As much as I would have likes to see some good guys come in and beat TPTB bad guys, I'll be happy to see them die of a self inflicted wound. Sad that they are taking an industry down with it though for the moment.




unwashedmass's picture

oh yeah, so much supply...what a problem...funny how JPM just can't seem to shake loose that 81K ounces of gold they need for friday without resorting to blatant market manipulation....

funny that.

Kirk2NCC1701's picture

I'll stick to my position* of an earlier post today, that... PM Mining consolidation is as inevitable as tonight's sunset.

Safe-bet mining prediction:  Big fish will eat little fish.  But...

Do Not Panic -- as this will not affect you, unless you (a) own Junior stock, or (b) have a financial interest in promoting Junior stock.  The folks in the latter group won't appreciate that I'm pointing out this truth -- understandably so.  But the truth is the truth.

buzzsaw99's picture

Mighty Casey has struck out. lulz

Bay of Pigs's picture

"I love the smell of Nuclear Winter in the morning"

Col. Kilgore

Levadiakos's picture

I love the smell of burning goldbugs

Bay of Pigs's picture

I don't love the smell of fat, dirty, stinking, hairy Greeks.

Please go take that shower asshole.

Herd Redirection Committee's picture

I love the smell of burning paper.   And I think I will be smelling it within 6 months to a year.

hamstercheese's picture

I think no inflation is an illusion.  Look at a box of cereal lately? Smaller.  You used to buy 1/2 gallons of ice cream now they are 1.5 quarts - 25% reduction.  Even toilet tissue - a couple years ago they started making them shorter.  Orange juice used to be sold in 64 oz bottles, now they're 59.6 oz.


No inflation?  Look at the price of gold compared to 5 years ago.  Anyone buy any plywood or OSB board lately? sticker shock.  Packages are either getting smaller or, for those items which cannot be shrunk, the prices have gone up.  Except wages, easy in a service economy.  Go figure.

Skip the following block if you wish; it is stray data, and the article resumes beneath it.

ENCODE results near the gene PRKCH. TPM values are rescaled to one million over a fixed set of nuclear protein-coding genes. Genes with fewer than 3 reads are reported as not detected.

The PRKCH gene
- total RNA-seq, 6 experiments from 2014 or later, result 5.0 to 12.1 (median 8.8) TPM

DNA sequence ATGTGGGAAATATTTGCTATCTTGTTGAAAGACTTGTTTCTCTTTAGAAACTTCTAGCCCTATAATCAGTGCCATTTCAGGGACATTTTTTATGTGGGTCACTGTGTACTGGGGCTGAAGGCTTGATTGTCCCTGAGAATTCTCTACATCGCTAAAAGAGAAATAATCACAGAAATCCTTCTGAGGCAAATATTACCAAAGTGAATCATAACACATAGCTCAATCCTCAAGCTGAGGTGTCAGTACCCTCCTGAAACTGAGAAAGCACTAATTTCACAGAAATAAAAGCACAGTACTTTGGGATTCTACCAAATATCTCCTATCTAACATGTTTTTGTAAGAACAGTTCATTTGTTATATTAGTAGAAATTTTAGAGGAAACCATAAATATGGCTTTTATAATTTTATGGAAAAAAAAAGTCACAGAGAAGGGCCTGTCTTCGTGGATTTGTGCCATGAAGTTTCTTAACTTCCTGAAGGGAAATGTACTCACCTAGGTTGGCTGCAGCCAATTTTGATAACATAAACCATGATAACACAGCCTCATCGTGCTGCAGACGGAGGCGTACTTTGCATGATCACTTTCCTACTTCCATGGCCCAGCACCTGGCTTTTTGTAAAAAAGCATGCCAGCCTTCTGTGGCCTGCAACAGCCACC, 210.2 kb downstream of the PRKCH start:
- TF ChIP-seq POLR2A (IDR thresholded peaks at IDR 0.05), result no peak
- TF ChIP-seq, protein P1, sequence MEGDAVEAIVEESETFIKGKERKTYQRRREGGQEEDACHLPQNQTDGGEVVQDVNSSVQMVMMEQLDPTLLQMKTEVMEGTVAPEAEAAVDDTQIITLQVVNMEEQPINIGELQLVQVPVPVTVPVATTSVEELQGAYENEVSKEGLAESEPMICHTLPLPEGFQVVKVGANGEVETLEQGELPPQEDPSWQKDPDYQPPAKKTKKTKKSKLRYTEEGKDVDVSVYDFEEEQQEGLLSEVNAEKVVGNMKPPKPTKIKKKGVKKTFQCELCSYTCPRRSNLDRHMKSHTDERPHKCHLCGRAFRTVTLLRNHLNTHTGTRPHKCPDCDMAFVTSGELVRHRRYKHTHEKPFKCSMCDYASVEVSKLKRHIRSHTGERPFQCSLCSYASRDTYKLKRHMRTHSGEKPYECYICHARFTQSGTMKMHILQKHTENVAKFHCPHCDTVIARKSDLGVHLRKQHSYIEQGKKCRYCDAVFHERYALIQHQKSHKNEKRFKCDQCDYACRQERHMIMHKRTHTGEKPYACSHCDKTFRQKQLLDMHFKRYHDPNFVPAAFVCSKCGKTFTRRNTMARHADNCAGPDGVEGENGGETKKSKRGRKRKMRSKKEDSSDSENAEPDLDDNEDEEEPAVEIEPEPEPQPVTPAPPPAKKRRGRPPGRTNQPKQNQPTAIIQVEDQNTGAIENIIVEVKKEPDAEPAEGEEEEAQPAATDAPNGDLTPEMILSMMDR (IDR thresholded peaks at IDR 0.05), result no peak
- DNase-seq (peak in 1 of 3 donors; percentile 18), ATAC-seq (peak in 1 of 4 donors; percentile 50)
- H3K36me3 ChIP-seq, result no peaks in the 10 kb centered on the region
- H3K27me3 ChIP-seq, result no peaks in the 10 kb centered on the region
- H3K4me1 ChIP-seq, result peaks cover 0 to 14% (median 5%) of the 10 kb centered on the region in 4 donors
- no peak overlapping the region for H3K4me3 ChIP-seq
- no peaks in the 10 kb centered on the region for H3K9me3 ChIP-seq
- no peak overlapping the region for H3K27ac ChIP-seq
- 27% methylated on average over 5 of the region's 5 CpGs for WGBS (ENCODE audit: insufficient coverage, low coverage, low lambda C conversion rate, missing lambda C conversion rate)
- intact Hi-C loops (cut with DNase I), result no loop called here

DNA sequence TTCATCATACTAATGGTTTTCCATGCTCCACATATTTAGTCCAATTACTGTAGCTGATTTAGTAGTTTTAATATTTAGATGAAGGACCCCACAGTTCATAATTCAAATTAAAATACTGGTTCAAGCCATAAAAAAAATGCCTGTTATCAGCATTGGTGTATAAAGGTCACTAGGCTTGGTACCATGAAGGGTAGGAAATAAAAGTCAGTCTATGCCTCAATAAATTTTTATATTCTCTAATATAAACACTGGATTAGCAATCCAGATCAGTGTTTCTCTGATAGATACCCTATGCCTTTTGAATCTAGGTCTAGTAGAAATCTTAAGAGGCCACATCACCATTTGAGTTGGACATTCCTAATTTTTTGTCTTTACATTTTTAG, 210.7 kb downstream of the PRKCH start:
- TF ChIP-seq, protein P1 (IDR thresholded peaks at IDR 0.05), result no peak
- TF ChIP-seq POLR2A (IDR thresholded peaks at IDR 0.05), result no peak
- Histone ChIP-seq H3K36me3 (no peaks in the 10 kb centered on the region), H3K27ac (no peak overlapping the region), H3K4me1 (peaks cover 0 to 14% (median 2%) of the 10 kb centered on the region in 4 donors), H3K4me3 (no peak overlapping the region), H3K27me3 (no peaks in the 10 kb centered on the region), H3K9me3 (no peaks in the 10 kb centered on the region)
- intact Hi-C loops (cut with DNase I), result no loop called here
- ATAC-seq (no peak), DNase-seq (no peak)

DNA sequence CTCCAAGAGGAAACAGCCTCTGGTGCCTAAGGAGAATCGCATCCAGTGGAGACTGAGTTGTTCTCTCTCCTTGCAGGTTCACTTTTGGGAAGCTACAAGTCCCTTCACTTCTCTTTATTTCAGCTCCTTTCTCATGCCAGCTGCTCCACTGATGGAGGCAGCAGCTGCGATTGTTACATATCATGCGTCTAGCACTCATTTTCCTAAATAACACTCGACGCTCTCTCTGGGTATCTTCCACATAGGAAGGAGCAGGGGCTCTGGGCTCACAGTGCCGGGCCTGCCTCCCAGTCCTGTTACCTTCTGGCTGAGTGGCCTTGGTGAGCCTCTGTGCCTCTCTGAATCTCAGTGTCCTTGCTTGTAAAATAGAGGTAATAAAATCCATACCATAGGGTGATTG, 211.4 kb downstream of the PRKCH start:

uhb's picture


BurningBetty's picture

Well, in Silver at least, everything is pointing now to around $15 an oz. If we get a capitulation scenario than we may even see as low as $11-12 oz. Just switch on the monthly chart of silver(that is paper-silver) and draw the lower trendline from bottoms in 2003, 2004, 2005, 2008..and there is your support. At around $15.  

unununium's picture

I'll take the other side of that.  We have hit massive resistance here laid down in the late 2009 through 2010 time frame.  I think this is as far down as it goes.

CPL's picture

I've backed up the truck.

I have money in hand.

There is no silver to deliver to me just FRN's and ETF paper.  Which isn't silver.  It's just more paper.



unwashedmass's picture


i tried the same this morning. no go.......

KnightTakesKing's picture

There's still plenty of silver coins available if that's your thing.

You can also get 10 or 100 oz bars (in stock) at site above, or here:

Where are you trying to buy silver, local?

Thisson's picture

Agreed - Silver is as available as ever.  Apmex, Tulving, Scottsdale, etc are all selling.

buzzsaw99's picture

I got the Hitler-tungsten video. Where is my Hitler invests in GDX video?

screw face's picture

buckle up... got flotation?

FieldingMellish's picture

Bre-X was the reason for the 90's nuclear winter... that and the falling gold price.

prains's picture

i stopped looking at my junior mining stocks 3 years ago and have stored them with my hockey cards. My rookie Don Cherry is worth more than all of my mining stocks combined. Maybe one day after the nuclear winter is over i can use them to roll a Kong blunt and reminisce with my grandkids about the good life while they're skinning the family dog.

Al Huxley's picture

The problem with stocks is the companies run out of money and go broke and the stock price goes to 0.  Hockey cards, physical metals, whatever, at least holds SOME value over time but these fucking miners have a really limited shelf-life.  I own some (unfortunately) - really misread the dynamic and underestimated the willingness to destroy the industry (and the complicity of the industry in their own self-destruction).

prains's picture

when the bottom fell out you may have well have sprayed ketchup on your screen and walked away. There was no washing the red away. I'm just hoping one of these drunk bastards is able to get up off the mat and stand and fight again, too bad it's name is Mosquito. Pretty much sums up my business acumen.

Herd Redirection Committee's picture

Makes you wonder if they should stockpile metal and then use it as collateral, instead of selling it.